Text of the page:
Foreign relations -- Palestine -- U.S.
Foreign relations -- U.S. -- Palestine
American economic assistance -- Palestine
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AbstractThis report describes issues related to U.S. aid provided to Palestine to support prevention/combating against terrorism, creating coexistence with Israel and self-governance, and meeting humanitarian needs. In includes introductory and historical background as well as in-depth analysis of the types of U.S. bilateral aid to Palestine, U.S. contributions to the U.N. Relief and Works Agency for Palestine Refugees in the near East (UNRWA), and the issues involved in determining future aid.
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Starting a Foreign Investment across SectorsDe la Medina Soto, Christian; Ghossein, Tania (World Bank, Washington, DC, 2013-11)The ease of starting a foreign
investment in various sectors is a relevant consideration
for investors seeking to establish an investment project
abroad. Two thematic areas will be analyzed in this paper to
answer the following questions: Which economies impose
equity ownership restrictions on foreign investors and which
procedural barriers do foreign companies face when
establishing foreign-owned subsidiaries in these economies?
The analysis is based on findings from the Foreign Direct
Investment Regulations indicators, which measure 103
economies, on whether they restrict foreign ownership across
economic sectors and on the establishment process they
impose on foreign-owned companies. Nearly 80 percent of the
economies covered in the Foreign Direct Investment
Regulations database restrict foreign companies from
entering in some sectors of their economies. In addition,
establishing a foreign-owned company takes longer and
requires more steps than starting a domestically-owned
company in 94 percent of the economies observed. Overall,
economies in Eastern Europe and Central Asia and high-income
OECD economies have fewer equity restrictions on foreign
ownership than economies in the other regions and require
the least number of additional procedures of foreign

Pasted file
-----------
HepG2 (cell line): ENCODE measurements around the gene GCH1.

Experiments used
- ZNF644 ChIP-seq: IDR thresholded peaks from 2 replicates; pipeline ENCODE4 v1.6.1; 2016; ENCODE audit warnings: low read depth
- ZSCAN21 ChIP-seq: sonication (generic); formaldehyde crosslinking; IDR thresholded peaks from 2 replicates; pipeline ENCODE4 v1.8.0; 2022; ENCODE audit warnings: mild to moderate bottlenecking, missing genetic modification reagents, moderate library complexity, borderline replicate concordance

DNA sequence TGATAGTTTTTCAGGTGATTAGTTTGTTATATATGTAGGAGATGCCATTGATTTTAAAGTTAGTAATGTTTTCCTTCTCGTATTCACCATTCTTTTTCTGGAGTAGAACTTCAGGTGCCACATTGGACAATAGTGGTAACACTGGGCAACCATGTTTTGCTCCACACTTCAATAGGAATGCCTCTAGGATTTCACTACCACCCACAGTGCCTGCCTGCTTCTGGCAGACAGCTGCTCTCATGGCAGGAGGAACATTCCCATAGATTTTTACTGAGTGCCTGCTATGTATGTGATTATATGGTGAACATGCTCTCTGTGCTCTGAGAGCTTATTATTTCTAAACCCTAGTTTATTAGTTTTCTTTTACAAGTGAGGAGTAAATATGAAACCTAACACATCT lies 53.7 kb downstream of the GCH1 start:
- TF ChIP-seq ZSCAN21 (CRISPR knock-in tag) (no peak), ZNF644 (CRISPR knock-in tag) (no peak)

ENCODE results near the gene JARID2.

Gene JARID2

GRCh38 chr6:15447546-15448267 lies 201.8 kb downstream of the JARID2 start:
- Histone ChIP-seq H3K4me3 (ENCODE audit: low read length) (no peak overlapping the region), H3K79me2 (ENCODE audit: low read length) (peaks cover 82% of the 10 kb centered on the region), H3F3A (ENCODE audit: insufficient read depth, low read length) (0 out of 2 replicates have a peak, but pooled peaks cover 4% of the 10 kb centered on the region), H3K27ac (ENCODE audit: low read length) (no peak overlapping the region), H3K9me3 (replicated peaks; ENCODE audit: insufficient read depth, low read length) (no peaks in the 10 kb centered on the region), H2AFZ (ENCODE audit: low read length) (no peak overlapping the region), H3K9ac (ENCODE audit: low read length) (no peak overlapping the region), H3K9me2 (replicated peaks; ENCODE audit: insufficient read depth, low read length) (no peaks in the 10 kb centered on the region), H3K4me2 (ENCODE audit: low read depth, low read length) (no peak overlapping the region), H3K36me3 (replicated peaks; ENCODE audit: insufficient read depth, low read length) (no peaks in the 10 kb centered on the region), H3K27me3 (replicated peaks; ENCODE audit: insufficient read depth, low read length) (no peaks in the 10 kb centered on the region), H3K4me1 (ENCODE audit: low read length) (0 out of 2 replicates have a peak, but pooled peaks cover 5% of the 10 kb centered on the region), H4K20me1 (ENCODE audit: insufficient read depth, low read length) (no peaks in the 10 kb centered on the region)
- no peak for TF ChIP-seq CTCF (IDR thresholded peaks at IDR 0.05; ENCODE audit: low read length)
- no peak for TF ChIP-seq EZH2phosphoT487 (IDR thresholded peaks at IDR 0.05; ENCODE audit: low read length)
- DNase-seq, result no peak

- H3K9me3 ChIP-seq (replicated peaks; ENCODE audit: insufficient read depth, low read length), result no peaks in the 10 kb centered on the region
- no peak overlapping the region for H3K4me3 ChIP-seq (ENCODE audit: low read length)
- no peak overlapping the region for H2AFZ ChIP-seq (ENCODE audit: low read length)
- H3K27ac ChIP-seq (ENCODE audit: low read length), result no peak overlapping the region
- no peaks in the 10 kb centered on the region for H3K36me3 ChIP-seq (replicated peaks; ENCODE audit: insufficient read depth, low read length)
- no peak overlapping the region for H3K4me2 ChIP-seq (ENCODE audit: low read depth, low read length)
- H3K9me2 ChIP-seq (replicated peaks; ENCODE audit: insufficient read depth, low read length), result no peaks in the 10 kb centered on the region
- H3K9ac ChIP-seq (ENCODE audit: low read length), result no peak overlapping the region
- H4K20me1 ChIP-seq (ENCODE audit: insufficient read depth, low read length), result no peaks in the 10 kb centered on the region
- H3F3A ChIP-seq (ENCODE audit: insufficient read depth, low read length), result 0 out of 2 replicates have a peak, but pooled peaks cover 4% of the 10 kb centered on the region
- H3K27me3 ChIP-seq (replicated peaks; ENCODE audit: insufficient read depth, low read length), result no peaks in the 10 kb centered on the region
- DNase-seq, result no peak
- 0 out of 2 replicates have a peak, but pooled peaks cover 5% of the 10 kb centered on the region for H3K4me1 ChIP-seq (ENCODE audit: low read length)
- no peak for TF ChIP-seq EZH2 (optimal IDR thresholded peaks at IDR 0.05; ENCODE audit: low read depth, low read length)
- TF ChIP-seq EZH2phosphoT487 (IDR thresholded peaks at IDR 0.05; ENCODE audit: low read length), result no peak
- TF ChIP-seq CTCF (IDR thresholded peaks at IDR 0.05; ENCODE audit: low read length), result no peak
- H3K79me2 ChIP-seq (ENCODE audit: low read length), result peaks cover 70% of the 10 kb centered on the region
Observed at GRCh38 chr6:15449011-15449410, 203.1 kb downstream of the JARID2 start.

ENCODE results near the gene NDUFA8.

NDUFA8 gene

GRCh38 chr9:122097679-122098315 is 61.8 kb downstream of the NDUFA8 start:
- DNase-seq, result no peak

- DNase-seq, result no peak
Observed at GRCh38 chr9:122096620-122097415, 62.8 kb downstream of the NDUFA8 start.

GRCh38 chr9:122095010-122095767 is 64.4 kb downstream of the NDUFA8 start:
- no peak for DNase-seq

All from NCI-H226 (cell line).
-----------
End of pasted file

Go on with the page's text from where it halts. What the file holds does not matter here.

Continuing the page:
companies to establish a subsidiary. The findings are
significantly correlated with inflows of foreign direct
investment on a per-capita basis.
Policy Barriers to International Trade in Services : Evidence from a New DatabaseBorchert, Ingo; Mattoo, Aaditya; Gootiiz, Batshur (World Bank, Washington, DC, 2012-06)Surprisingly little is known about policies that affect international trade in services. Previous analyses have focused on policy commitments made by countries in international agreements but these commitments do not in many cases reflect actual policy. This paper describes a new initiative to collect comparable information on services trade policies for 103 countries, across a range of service sectors and the relevant modes of service delivery. The resultant database reveals interesting patterns in policy. Across regions, some of the fastest growing countries in Asia and the oil-rich Gulf states have the most restrictive policies in services, whereas some of the poorest countries are remarkably open. Across sectors, professional and transportation services are among the most protected in both industrial and developing countries, while retail, telecommunications and even finance tend to be more open. An illustrative set of results suggests that trade policies matter for investment flows and access to services. In particular, restrictions on foreign acquisitions, discrimination in licensing, restrictions on the repatriation of earnings and lack of legal recourse all have a significant and sizable negative effect, reducing the expected value of sectoral foreign investment by $2.2 billion over a 7-year period, compared with "open" policy regimes. In terms of access to services, credit as a share of gross domestic product is on average 3.3 percentage points lower in countries with major restrictions on the establishment of foreign banks as compared with those that only impose operational restrictions.
Financial Globalization in Emerging Countries : Diversification vs. OffshoringCeballos, Francisco; Schmukler, Sergio L.; Didier, Tatiana (World Bank, Washington, DC, 2012-06-29)Financial globalization has gathered
attention since the early 1990s because of its
macro-financial implications and growing importance. But
financial globalization has taken shape via different forms
over time. This paper examines two important, concurrent
dimensions of financial globalization: diversification and
offshoring. The diversification dimension refers to the
increase in foreign assets and liabilities in
countries' portfolios. Offshoring is related to the
reallocation of financial activities to international
markets. The former focuses on who holds the assets, the
latter on where transactions take place. The authors find
that globalization via the diversification channel expanded
throughout the world during the 2000s, as domestic residents
invested more abroad and foreigners increased their
investments at home, generating more cross-border holdings.
However, financial globalization via offshoring displays
more mixed patterns, with variations across markets and
countries. The paper also shows that the nature of financing
through both diversification and offshoring has improved for